- The Washington Times - Tuesday, August 30, 2016

Hillary Clinton will get a chance to explain why she continued to use her secret home email account for government business in defiance of repeated security warnings from her underlings — just some of the 25 questions she’ll have to answer, in writing and under oath, to a federal court.

Judicial Watch, a conservative public interest law firm, submitted the 25 questions to Mrs. Clinton Tuesday, and she now has a month to respond under the procedure set by Judge Emmet G. Sullivan.

Among the questions are who “recommended” that she use a secret email account in the first place, whether she ever told the officials responsible for archiving records that she had the secret account, and what steps she took after attempts to hack her account.

Mrs. Clinton could also have to answer whether she destroyed work-related emails.

“These are simple questions about her email system that we hope will finally result in straightforward answers, under oath, from Hillary Clinton,” Judicial Watch President Tom Fitton said in a statement as he released the 25 questions.

Mrs. Clinton eschewed a state.gov account during her time in office and instead used an account tied to a server she kept at her home in New York. That arrangement effectively thwarted open-records laws and shielded her communications from public view for more than six years.

After prodding by Congress, the State Department demanded she return her emails, and she turned over about 30,000 messages she said were work-related, and said she deleted another 30,000 that were personal — and then wiped her server.

The FBI, after a yearlong investigation, recovered thousands of work-related messages it said Mrs. Clinton failed to turn over, and said there may have been others that investigators were unable to recover thanks to Mrs. Clinton’s thoroughness in wiping the server.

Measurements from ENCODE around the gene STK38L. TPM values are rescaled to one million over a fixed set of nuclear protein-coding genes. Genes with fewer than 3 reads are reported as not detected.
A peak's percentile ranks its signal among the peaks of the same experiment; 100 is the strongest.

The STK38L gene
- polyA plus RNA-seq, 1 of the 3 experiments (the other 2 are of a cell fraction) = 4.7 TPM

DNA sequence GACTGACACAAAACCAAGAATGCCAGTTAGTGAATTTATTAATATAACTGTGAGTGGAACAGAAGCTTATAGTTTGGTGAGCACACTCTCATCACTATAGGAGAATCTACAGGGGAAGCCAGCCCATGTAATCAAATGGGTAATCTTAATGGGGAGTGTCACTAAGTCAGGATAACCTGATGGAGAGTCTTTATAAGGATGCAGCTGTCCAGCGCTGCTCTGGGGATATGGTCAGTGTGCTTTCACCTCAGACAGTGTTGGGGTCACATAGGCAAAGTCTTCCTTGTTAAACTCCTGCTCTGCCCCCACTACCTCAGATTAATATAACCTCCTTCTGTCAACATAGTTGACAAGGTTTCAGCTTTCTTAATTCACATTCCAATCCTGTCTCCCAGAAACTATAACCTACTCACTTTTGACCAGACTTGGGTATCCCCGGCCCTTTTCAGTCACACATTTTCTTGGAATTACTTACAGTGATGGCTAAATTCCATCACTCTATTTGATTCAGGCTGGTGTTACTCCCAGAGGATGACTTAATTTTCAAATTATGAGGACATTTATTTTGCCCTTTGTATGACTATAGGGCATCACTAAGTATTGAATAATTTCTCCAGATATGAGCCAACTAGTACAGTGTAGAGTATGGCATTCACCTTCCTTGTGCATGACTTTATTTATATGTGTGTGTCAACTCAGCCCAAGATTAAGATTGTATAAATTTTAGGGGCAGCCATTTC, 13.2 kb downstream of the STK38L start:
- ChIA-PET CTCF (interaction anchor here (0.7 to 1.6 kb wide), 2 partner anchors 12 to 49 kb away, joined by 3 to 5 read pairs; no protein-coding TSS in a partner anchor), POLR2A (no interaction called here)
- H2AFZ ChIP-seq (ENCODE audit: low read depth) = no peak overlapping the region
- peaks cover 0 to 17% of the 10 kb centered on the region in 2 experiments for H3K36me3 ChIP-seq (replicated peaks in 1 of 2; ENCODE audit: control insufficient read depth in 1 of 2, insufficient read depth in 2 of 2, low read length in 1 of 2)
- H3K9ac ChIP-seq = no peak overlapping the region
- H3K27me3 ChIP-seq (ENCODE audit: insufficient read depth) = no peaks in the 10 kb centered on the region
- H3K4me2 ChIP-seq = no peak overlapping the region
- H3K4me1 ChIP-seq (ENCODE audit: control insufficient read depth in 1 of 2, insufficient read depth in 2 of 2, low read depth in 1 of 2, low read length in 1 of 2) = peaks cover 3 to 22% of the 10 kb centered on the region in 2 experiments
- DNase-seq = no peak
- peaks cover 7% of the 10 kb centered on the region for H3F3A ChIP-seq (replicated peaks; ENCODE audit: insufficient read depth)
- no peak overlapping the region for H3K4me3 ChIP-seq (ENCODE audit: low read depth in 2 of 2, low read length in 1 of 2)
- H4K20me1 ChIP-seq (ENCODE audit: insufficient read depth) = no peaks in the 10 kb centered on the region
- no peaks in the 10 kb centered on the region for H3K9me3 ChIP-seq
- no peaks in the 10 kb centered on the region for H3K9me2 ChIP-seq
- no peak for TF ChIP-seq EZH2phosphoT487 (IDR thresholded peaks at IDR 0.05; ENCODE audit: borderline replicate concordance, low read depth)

Judicial Watch had tried to force Mrs. Clinton to testify in person under oath but Judge Sullivan ruled against that, instead saying that the former Cabinet official, senator and first lady, and current Democratic presidential candidate, could testify in writing.

The questions are supposed to focus on the creation, use and handling of Mrs. Clinton’s emails under open-records laws.

Mrs. Clinton has said she thought her messages were being captured because she regularly emails fellow employees on their official State Department accounts. She estimated to Congress that as many as 95 percent of the messages should have been stored that way.

But her campaign has been unable to back up that number, and Judicial Watch said that has little bearing on the other messages Mrs. Clinton exchanged with those outside of the State Department, whose mail wasn’t part of the department’s system.

“What was your understanding about how such emails would be maintained, preserved, or searched by the Department in response to FOIA requests?” Judicial Watch said in one of its questions to Mrs. Clinton.

The FBI turned over some 15,000 messages it recovered that it said Mrs. Clinton didn’t turn over to the government. It’s unclear how many of those are personal, but at least several dozen are related to the 2012 Benghazi terrorist attack, department lawyers told a federal judge Tuesday.

The State Department is now fending off a barrage of requests to go through the 15,000 messages and release them ahead of the election.

The campaign of GOP presidential nominee Donald J. Trump said the surfacing of additional Benghazi emails was troubling.

Hillary Clinton swore before a federal court and told the American people she handed over all of her work-related emails. If Clinton did not consider emails about something as important as Benghazi to be work-related, one has to wonder what is contained in the other emails she attempted to wipe from her server,” said Jason Miller, a spokesman for the campaign.


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